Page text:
|Case of the Week - Patient Summary 11252|
Peer Reviewed and Certified -
|Demographics: 1 y.o. girl|
|History & Chief complaint:|
| 18 month old female presenting with right facial swelling. |
|Physical exam and Laboratory:|
| Right facial swelling. Otherwise, unremarkable. |
|Summary of Findings:|
|- Ultrasound images of the face demonstrate a heterogeneous 3cm solid mass with internal flow just anterior to the ear.
- MRI demonstrates a T2 bright, enhancing mass in the location of the right parotid gland.
- Tc-99m MDP bone scan shows focal radiotracer accumulation within the left upper quadrant of the abdomen and the right parotid gland.
- Contrast enhanced CT images through the abdomen reveal a large, heterogeneously-enhancing mass within the left suprarenal region causing mass effect on, but not arising from, the left kidney.
- I-123 MIBG scan shows radiotracer accumulation within the left upper quadrant of the abdomen and the right parotid gland.
DDX for a parotid mass in pediatric patient
- salivary gland tumor
| Metastatic neuroblastoma |
|Confirmed by: FNA of the parotid mass.|
|Treatment and Followup:|
|Patient Specific Discussion: (Also Read the Disease Discussion)|
|This case demonstrates an uncommon presentation of neuroblastoma as a parotid mass. The patient initially presented because her mother noted the facial swelling. Initial ultrasound was followed by MRI. An FNA of the mass was performed revealing neuroblastoma. Subsequent work-up included a bone scan, which revealed radiotracer accumulation within the left upper quadrant consistent with the left retroperitoneal mass later seen on CT. There was no evidence of bony metastases. Finally, an MIBG scan was performed confirming the known left adrenal and right parotid masses, with no other areas of abnormal uptake identified.|
|Neuroblastoma is a common childhood malignancy, third to leukemia and primary brain neoplasm. Neuroblastomas arise from primitive neuroblasts in the neural crest of sympathetic ganglia. Thus, neuroblastomas can arise anywhere from the cervical region down to the pelvis. 2/3 of neuroblastomas are in the abdomen. Of, these, 2/3 are adrenal origin. Of the remaining 1/3, most are in the chest.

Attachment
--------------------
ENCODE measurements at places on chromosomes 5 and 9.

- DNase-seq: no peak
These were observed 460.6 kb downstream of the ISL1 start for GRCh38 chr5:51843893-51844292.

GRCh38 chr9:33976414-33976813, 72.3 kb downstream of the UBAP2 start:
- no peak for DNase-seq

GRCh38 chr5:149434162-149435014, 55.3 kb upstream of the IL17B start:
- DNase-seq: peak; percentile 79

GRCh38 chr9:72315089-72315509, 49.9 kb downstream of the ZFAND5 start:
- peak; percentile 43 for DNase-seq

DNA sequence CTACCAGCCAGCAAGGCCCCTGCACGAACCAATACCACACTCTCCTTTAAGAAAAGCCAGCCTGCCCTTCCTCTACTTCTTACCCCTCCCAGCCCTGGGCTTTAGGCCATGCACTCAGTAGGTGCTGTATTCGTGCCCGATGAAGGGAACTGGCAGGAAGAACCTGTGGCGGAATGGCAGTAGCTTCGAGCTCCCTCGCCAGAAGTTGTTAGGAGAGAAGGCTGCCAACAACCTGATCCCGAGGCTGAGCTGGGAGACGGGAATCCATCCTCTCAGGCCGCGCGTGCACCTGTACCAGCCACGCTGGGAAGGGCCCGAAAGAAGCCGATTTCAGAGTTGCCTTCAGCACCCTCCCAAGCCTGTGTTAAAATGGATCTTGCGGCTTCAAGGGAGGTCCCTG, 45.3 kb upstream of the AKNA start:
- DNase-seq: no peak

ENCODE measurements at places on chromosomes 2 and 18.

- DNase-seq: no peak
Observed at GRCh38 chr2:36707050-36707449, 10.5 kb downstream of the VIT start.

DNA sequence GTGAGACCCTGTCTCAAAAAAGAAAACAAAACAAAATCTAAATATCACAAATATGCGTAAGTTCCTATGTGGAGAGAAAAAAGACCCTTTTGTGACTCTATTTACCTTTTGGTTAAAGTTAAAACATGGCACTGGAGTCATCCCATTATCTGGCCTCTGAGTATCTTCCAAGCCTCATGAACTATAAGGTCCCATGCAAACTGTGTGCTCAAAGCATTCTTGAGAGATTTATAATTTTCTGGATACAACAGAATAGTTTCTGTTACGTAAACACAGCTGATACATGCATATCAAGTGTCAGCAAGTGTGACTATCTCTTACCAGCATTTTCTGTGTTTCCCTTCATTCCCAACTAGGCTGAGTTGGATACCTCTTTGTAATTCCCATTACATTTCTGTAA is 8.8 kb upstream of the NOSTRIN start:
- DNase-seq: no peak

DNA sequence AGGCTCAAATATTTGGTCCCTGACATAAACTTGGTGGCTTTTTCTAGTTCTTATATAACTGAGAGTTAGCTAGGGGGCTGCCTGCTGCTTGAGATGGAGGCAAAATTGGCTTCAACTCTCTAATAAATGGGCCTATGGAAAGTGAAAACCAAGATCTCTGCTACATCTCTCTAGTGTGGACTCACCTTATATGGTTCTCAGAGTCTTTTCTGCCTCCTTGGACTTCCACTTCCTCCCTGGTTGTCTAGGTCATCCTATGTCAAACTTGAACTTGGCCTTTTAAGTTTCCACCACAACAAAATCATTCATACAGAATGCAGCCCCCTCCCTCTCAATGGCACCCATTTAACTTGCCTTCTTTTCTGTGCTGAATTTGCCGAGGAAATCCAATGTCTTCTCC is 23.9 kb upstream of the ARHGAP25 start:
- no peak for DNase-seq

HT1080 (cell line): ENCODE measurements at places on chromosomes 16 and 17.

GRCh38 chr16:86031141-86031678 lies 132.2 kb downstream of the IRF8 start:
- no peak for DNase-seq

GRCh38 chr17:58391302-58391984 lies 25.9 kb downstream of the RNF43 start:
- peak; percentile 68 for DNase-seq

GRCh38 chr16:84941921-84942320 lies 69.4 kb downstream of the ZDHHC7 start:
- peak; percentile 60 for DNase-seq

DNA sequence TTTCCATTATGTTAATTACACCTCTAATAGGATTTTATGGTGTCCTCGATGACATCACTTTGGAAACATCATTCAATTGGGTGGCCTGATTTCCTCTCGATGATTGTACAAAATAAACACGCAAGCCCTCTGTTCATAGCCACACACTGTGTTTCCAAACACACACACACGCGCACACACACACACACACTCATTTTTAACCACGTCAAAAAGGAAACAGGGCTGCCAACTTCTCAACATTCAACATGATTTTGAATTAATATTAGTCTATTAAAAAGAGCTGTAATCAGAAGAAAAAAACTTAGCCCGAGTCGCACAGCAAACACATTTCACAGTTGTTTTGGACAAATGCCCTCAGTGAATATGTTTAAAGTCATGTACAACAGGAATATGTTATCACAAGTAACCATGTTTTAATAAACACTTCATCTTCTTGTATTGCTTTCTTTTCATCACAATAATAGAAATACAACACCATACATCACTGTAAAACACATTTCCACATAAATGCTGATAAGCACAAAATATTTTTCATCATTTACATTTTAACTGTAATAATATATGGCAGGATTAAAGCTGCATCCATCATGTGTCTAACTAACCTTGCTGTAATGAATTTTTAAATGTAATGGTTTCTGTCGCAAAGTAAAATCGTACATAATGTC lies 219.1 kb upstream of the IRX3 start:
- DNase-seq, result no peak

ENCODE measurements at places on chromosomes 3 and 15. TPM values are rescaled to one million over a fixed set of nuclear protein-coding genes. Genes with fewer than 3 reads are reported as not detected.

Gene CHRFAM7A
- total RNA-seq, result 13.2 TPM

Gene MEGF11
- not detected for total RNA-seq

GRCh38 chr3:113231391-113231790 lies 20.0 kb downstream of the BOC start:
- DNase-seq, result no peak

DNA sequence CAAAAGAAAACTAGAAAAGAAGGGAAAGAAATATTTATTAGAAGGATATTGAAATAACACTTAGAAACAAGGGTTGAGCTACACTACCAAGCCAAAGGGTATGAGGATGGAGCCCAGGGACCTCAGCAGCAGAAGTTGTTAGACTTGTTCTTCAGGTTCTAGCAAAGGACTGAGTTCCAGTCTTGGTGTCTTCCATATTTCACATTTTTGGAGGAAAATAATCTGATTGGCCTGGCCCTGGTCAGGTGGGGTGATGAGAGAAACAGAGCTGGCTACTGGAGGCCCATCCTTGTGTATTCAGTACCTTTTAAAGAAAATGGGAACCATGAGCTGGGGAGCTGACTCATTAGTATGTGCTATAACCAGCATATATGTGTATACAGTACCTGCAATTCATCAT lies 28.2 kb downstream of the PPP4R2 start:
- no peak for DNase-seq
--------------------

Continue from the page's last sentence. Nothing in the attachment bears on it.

Neuroblastoma is initially clinically silent. It becomes symptomatic once it encroaches on surrounding structures, once it has metastasized (most commonly to bone), or once it has started to secrete catecholamines (10% present with hypertension/sympathetic overstimulation). It is common for kids to present with an incidental palpable abdominal mass.
The majority of neuroblastoma patients are less than 4 years of age with a preponderance between 2 months and 2 years. The tumor is slightly more common in boys than in girls.
Neuroblastoma is unique among malignant pediatric lesions in that it can spontaneously transform into benign ganglioneuroblastoma.
Syndromes associated with neuroblastoma include Beckwith-Wiedemann and Klippel-Feil.
Two paraneoplastic syndromes have known associations: opsoclonus/myoclonus (2%) and WDHK (Watery diarrhea with hypokalemia)(7%).
In general, the overall survival rate is 72% at less than 1 year of age, 28% at less than 2 years of age, and 12% for more than 2 years of age. Staging is: I - confined to organ of origin, II - extension beyond organ of origin with +/- nodes. No midline crossover. III - midline crossover. IV - distant mets. Stages I,II - 75% two-year survival. Stages III,IV - 25% two-year survival.
Imaging characteristics include inhomogeneous echotexture, tumor encasement of vessels, calcification (2/3) - stippled, amorphous, or diffuse.